Perhaps US$400 million is chump change for Google's deep pockets, but there's no doubt the Chinese market is a cashcow waiting to be milked.
Microsoft, for one, certainly knows that. CEO Steve Ballmer says about the saga: "We've been quite clear that we are going to operate in China [and] and we're going to abide by the law. Cyberattacks are an unfortunate way of life."
That's a smart move on Microsoft's part and on any other foreign entity that chooses to remain in China, with the clear understanding that when in Rome, you have to do as the Romans do.
The Chinese government has always played hardball, and its beef with foreign Internet entities isn't new, dating as far back as the 1990s. China has shown that it will not bow to political, social or economic pressures--international or otherwise.
Sometimes, the best way to deal with hardballs is to work from within, and through the proper channels.
If its implication that China was involved in the cyberattacks can be substantiated, why doesn't Google instead go the American way and sue the pants off the Chinese government? Any hard evidence demonstrating the attackers' association to the Chinese government will surely leave the ruling party red-faced. Google can then still hold its head high and at the same time, continue to enjoy access to a lucrative Chinese market.
Threatening to exit a sizeable online market like China will only serve to hurt Google more than it will its government.
Also, other countries such as Australia, are making moves to make Web filtering mandatory and Internet service providers will have to block material--rated under refused classification--hosted on overseas servers. I'm assuming these will include servers operated by Google. Will the company also then threaten to leave Australia? And how many other countries can it threaten to do so before it runs out of offices to close?
Companies and individuals alike are all guided by our political and social beliefs. But, the world isn't a homogeneous mix. It would be extremely silly to expect all cultures worldwide to share and operate by the same beliefs and systems. So, by and by, we learn to accept the differences and live by the value systems of our own society, and within that of others.
Well, at least, that's the utopic gameplan. Some, like Google, will at times get a little...angsty.
I was once given a hypothesis, in which I was offered two choices. In the first option, my brother and I would each be handed $10. In the second, I would be given $100 while my brother would receive $200.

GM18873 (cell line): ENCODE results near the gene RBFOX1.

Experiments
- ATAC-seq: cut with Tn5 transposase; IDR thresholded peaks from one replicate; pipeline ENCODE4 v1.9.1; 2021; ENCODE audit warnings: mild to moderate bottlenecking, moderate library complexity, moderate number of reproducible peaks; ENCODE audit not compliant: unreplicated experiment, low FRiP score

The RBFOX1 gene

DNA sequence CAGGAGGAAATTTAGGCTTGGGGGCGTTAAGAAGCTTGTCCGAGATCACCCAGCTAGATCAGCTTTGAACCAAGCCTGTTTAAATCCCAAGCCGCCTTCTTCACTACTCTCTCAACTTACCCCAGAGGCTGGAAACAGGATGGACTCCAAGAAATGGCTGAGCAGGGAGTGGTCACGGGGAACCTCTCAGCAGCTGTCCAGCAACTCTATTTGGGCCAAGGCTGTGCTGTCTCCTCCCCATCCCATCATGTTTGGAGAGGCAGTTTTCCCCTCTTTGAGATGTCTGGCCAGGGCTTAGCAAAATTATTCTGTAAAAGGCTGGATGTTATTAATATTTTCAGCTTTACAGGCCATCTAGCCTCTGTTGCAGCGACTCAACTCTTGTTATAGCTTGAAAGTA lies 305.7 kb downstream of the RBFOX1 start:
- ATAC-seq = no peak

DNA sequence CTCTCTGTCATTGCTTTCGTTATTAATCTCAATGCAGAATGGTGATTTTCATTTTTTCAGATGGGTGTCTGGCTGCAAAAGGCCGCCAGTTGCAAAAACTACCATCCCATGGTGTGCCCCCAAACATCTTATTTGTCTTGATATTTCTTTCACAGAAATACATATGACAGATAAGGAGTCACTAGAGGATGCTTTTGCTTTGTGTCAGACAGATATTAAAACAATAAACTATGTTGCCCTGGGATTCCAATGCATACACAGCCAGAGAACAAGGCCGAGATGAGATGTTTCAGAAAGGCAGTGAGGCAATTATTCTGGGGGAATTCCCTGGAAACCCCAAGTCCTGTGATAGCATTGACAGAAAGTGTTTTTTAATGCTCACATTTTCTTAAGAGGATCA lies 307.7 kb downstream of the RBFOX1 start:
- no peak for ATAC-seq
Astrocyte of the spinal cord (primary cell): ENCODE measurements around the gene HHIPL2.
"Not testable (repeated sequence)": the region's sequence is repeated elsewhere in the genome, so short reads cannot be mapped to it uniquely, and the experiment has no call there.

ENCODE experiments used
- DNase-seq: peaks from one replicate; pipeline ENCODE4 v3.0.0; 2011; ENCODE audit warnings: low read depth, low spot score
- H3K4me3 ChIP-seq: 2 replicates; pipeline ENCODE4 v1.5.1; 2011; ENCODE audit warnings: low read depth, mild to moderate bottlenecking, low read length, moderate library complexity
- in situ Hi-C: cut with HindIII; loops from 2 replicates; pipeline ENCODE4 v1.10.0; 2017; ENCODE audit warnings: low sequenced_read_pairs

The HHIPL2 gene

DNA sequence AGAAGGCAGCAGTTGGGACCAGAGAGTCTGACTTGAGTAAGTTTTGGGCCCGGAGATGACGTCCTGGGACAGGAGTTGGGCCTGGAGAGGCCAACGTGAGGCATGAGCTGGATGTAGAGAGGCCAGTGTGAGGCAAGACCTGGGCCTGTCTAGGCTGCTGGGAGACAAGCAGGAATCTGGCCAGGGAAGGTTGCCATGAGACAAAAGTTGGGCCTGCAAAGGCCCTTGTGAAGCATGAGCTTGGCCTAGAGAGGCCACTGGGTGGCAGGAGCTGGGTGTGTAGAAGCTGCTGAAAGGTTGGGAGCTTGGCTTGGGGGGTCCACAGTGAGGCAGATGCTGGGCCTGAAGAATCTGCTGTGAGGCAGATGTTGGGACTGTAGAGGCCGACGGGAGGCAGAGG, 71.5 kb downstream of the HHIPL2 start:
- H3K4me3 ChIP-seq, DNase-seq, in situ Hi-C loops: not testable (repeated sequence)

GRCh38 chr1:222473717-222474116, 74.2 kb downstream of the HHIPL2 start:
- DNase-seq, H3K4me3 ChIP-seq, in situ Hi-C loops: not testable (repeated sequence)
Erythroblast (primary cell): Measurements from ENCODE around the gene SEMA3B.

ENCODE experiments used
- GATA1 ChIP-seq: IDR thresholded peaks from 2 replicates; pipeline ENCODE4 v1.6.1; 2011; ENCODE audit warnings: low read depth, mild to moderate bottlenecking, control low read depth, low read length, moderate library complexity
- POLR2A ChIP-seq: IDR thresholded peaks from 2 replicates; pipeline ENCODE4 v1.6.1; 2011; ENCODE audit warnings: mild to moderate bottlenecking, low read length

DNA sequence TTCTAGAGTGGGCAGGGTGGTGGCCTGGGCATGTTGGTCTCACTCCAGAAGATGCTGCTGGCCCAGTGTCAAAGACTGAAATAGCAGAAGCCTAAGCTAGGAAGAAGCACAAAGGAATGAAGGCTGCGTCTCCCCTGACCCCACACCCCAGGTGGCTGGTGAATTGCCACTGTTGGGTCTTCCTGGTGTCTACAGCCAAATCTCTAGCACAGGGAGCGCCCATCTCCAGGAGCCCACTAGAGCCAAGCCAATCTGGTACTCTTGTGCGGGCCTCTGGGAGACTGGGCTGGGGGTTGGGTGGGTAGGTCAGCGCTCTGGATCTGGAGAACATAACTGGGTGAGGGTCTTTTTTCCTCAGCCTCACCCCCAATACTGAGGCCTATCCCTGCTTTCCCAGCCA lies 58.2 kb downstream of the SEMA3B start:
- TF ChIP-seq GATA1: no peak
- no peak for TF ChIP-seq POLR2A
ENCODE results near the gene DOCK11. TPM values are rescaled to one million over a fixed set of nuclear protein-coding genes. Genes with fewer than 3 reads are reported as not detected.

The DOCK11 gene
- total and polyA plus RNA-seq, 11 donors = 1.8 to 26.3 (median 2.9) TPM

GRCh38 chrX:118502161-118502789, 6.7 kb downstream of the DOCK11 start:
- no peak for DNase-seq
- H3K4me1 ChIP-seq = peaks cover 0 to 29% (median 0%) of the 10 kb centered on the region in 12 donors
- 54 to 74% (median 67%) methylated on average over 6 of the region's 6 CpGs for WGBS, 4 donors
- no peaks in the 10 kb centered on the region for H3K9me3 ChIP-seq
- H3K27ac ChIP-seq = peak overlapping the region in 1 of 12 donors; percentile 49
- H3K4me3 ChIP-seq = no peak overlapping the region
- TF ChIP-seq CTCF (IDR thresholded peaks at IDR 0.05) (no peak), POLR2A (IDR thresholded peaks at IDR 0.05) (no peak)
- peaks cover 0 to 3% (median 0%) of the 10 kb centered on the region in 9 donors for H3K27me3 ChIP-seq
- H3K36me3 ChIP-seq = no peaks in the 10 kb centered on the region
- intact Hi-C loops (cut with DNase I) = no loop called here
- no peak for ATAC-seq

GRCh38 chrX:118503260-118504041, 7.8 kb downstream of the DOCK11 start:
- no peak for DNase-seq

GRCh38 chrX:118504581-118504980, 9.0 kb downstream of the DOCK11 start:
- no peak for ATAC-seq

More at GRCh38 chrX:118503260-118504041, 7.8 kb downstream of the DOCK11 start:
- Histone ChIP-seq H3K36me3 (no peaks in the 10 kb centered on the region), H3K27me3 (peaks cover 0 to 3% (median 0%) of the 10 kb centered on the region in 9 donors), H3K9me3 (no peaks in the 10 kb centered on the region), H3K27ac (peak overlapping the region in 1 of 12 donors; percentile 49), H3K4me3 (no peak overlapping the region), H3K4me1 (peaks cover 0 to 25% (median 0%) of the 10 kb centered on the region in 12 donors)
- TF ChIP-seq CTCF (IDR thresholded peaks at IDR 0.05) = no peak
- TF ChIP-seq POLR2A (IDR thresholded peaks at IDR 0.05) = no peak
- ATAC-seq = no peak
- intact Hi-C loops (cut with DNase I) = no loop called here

Still an angsty teenager back then, I immediately chose the first option. Living in a culture that persists to value male offspring over female, I was hell-bent on making known my stance about gender equality--even if doing so meant my loot would be 10 times smaller in value.
Years later, I realized my choice had served primarily to my disadvantage. If I had opted for the second alternative, both my brother and I would have stood to gain more. It would have been a win-win situation for both parties.
Yes, doing so may be interpreted to mean I had caved to economic pressures at the expense of my social standing. But, I choose instead for it to mean that I recognize the limits of the society and culture I grew up in, and that this one choice--to accept $100 instead of $10--in no way lessens my own belief that my intrinsic value as a female Singaporean Chinese is no smaller, or bigger, than my male counterparts.
What I personally believe, and how I ultimately choose to live my life, is more important than what others think it should be. I aim to live by my own guidelines, while recognizing that I should do so within the social, political and economic differences of others.
Every one person, society, culture, nation and region, evolves at its own pace. Women in the U.S. were not given the right to vote until 1920. In China, this golden year for women was 1949. In Singapore, it was 1947.
I truly believe that China will one day, however far down the future that may be, realize it is in the interest of its people not to censor the Internet. The question is, though, will Google still be there to enjoy that revelation?